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We had a similar decision to make for a project I am on. The compelling thing about jamming stuff (images and other BLOBy things) into the DB is that it is is less likely that someone might delete/alter something (either intentionally or unintentionally). But, that isn't the choice we made. Instead we have the path info stored in the DB and use that to reference the data via UNC path. Data paths are stored in two parts - a part that references the location of the data relative to which machine it resides on and a part that points to which machine that group of data is on. When we need to move data around we can update the appropriate path info.

It is certainly quick to get the data without pulling out of the DB. Ultimately that was a major deciding factor.

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It makes life so easy when you have a blob database. You should forget about the nightmare that is file system management.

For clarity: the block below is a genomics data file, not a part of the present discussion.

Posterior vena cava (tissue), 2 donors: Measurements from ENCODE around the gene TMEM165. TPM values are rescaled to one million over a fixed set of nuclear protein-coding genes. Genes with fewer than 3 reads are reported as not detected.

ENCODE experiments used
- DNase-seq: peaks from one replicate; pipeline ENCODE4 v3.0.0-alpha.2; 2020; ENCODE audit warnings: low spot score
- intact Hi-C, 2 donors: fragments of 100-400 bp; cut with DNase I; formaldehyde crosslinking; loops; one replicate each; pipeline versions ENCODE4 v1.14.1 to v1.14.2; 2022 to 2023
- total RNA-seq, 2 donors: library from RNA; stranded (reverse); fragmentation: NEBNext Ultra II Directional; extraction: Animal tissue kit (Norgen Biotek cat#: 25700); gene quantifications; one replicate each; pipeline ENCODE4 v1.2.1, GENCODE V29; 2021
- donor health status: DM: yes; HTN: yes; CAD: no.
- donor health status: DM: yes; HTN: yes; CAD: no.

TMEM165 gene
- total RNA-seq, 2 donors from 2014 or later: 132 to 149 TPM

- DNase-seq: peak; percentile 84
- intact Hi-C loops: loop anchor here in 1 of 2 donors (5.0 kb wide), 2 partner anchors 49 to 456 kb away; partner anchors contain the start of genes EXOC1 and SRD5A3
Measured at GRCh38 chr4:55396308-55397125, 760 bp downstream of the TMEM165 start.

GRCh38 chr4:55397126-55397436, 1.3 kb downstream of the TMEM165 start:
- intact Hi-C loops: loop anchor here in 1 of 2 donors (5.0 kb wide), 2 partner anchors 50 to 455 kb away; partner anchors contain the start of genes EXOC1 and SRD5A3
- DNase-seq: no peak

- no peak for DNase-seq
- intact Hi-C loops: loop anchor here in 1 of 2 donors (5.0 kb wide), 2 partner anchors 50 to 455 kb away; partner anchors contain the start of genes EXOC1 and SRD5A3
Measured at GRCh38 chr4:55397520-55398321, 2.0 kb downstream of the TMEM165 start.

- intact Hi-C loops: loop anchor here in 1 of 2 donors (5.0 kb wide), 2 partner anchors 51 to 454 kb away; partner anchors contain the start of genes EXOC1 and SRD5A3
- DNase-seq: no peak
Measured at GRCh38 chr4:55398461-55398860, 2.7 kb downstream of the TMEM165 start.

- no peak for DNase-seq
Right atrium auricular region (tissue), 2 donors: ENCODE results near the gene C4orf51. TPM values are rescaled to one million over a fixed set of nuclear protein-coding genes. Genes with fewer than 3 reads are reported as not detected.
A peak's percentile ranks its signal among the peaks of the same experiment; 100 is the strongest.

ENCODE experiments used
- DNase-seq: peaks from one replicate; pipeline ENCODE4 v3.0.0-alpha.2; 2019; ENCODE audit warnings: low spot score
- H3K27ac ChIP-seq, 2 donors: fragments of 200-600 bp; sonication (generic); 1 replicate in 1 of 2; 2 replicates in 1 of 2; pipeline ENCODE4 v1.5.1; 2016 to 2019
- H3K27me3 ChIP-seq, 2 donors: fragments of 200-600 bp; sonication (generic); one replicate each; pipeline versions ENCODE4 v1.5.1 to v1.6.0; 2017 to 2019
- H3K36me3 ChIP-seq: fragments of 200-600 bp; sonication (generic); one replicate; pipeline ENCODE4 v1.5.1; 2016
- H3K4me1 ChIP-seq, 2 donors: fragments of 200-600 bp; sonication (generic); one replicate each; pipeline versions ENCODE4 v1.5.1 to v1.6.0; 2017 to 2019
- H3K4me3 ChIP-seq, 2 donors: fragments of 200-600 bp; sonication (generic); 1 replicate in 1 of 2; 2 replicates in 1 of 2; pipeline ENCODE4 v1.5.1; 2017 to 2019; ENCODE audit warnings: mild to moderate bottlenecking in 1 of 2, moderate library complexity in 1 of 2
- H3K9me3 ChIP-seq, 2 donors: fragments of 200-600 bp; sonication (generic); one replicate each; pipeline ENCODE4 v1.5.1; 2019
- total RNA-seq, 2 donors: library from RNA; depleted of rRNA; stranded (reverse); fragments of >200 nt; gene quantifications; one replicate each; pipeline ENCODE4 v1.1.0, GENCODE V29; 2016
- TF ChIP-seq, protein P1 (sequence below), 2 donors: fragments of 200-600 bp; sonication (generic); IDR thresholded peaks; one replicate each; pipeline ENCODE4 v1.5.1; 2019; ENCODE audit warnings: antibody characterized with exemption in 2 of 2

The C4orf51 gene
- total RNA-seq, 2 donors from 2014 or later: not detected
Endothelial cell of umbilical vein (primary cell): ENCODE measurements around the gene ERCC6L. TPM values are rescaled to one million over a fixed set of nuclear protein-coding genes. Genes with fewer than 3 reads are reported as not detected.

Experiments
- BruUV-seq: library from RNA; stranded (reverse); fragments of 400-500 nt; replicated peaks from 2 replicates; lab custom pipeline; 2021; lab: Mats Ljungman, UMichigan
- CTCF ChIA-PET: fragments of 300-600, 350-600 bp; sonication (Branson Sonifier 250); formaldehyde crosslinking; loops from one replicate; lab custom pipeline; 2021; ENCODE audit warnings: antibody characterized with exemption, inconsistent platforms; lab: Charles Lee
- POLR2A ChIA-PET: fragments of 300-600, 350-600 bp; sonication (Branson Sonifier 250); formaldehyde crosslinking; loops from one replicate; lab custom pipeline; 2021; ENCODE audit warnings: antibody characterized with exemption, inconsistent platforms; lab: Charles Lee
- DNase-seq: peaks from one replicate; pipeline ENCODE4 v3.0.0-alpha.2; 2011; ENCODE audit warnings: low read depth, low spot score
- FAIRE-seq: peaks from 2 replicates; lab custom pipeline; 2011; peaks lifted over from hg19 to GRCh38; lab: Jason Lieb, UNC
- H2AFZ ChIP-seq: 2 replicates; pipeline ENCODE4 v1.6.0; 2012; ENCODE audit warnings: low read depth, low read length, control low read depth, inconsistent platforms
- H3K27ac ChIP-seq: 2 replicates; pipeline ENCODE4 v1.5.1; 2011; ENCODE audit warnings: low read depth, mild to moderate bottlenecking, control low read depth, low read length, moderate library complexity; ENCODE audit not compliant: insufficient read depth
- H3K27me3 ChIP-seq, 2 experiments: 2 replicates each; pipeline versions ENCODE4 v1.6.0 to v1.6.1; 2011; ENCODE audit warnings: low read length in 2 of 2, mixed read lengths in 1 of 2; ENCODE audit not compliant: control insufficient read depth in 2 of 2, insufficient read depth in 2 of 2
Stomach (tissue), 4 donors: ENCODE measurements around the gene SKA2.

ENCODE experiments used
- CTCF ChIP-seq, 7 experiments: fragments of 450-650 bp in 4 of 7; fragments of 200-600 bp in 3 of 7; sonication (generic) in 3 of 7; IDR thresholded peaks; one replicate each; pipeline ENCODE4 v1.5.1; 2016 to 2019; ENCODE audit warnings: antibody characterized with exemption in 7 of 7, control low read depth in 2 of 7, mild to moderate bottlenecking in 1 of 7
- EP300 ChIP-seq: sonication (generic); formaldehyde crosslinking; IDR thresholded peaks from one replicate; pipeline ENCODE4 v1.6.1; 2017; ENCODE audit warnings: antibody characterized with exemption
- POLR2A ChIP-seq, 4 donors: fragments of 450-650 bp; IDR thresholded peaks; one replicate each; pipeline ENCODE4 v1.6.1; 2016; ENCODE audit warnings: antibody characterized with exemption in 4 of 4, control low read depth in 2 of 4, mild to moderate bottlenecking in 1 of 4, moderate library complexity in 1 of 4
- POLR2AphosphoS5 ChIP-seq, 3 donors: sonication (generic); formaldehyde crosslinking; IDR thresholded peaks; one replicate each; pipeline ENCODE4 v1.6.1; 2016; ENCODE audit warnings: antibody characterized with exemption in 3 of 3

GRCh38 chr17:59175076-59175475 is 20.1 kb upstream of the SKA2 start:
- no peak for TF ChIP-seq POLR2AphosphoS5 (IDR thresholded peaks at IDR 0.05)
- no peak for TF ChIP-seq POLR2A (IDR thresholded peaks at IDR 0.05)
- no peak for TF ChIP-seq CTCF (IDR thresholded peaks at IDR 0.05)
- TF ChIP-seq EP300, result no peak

From experience this is an efficient way to manage binary files. You have one database that has only binary files. How can this be any harder to backup?

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Until you need to back up your database, and, surprise, it's got thousands of gigs of binary garbage mixed in with the metadata. – John Millikin Oct 9 '09 at 23:23
Yea, that should be the primary objective of any software architecture...Make "life so easy" for the developer. Forget about the operations people that have to deal with a multi-terabyte database or the user that have to wait for images to get out of a server that was made for storing DATA not images. – Jim Blizard Oct 9 '09 at 23:27
You guys have offered not valid reason to not store binary data. This is the same old mantra that has been spewed for years. – ChaosPandion Oct 9 '09 at 23:33
Please tell me how using the file system is more efficient or scalable? – ChaosPandion Oct 9 '09 at 23:35
A file system IS a database--one that happens to be designed from the outset to store files/documents as opposed to the small, repeated fields relational stores were originally intended for. You CAN make a workable solutions with an RDBMS but you'll find a greater variety of natural and intuitive tools for dealing with files when they're in a file system. – steamer25 Oct 13 '09 at 21:26